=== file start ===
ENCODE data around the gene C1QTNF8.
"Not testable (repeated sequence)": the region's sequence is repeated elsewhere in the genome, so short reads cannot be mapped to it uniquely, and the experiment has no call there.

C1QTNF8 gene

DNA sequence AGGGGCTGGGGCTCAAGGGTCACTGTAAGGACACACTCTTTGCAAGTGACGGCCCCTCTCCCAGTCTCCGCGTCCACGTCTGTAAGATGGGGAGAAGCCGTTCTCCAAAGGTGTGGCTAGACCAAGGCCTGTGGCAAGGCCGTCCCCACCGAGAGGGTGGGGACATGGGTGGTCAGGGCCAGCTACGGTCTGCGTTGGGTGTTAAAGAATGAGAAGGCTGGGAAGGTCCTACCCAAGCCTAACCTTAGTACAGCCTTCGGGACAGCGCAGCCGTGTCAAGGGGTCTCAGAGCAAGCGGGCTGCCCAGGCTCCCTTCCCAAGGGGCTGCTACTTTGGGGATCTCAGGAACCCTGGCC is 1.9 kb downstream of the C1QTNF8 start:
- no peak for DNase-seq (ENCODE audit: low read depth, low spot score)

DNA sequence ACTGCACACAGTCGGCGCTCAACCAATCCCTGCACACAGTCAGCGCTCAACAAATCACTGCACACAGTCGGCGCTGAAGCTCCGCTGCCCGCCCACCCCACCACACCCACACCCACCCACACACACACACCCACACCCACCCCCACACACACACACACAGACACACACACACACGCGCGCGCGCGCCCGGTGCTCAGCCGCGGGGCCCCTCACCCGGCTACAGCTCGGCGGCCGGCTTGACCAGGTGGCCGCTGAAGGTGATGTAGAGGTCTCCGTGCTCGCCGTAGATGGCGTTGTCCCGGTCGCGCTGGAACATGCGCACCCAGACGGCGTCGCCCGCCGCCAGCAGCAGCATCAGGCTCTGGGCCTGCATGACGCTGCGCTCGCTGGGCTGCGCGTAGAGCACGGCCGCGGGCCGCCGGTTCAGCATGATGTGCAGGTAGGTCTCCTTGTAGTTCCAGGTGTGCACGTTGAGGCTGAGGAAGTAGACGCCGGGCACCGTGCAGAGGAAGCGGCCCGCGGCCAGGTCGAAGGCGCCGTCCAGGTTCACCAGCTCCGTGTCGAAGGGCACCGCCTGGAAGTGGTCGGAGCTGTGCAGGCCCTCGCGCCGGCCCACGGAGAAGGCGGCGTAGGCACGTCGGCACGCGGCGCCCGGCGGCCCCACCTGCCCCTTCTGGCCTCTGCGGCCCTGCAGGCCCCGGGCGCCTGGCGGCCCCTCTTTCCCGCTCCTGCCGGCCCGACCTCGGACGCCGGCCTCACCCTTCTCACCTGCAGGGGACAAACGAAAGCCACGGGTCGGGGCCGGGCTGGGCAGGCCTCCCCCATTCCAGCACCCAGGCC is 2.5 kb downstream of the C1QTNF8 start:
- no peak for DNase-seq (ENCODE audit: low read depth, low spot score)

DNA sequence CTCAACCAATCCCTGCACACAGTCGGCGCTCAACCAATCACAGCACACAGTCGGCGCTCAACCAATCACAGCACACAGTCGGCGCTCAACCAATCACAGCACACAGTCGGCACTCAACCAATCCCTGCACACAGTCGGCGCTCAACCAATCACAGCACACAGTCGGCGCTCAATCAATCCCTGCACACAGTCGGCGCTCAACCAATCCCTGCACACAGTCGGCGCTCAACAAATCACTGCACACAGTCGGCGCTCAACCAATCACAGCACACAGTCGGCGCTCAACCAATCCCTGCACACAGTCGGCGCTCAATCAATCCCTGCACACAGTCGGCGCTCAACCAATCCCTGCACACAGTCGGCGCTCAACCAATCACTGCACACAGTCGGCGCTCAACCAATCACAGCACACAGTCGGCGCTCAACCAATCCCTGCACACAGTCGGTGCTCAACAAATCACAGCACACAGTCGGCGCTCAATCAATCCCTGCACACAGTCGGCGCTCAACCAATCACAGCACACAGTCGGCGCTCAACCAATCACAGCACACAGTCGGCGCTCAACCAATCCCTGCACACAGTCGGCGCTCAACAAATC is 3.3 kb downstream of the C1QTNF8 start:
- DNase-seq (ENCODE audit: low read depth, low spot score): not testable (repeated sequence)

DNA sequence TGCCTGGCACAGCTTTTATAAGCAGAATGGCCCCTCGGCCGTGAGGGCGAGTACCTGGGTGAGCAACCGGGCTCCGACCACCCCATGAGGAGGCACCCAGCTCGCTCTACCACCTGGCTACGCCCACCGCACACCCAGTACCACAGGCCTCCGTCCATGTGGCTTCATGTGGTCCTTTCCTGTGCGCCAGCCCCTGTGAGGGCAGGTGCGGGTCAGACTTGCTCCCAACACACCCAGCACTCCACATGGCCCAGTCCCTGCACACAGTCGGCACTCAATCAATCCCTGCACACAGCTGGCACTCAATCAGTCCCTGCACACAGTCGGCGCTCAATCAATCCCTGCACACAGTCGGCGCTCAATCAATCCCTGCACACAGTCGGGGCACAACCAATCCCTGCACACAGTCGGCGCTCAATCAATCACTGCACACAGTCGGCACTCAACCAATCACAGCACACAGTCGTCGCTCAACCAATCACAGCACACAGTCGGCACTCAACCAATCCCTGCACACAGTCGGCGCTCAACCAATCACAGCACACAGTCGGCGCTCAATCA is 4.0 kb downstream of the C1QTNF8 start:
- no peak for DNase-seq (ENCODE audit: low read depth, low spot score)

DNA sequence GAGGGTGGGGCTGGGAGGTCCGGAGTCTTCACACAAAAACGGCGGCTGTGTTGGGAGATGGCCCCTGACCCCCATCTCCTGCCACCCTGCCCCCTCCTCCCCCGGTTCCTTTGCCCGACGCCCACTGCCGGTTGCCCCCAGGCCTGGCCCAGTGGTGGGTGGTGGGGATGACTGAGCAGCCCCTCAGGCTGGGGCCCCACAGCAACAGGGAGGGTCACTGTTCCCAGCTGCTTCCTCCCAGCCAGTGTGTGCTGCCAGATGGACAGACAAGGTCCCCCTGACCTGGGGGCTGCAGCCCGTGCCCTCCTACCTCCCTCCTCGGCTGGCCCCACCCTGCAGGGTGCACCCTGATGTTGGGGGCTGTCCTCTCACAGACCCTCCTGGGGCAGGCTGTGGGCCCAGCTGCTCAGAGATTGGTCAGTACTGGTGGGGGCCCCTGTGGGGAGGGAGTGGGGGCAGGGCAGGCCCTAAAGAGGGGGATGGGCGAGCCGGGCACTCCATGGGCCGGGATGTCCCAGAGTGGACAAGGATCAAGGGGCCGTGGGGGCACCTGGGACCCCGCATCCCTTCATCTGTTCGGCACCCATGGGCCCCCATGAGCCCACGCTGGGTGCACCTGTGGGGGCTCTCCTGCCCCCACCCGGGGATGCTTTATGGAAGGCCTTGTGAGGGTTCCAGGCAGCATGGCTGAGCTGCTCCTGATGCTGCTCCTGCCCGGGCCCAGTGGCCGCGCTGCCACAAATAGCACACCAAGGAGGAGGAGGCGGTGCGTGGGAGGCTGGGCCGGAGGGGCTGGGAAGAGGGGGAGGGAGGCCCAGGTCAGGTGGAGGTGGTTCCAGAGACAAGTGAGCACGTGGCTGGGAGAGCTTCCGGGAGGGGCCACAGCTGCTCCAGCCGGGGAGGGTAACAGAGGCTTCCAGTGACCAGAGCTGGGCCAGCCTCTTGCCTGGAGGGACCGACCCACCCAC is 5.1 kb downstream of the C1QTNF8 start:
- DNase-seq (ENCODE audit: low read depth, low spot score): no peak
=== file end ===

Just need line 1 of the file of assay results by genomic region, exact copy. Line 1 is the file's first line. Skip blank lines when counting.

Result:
ENCODE data around the gene C1QTNF8.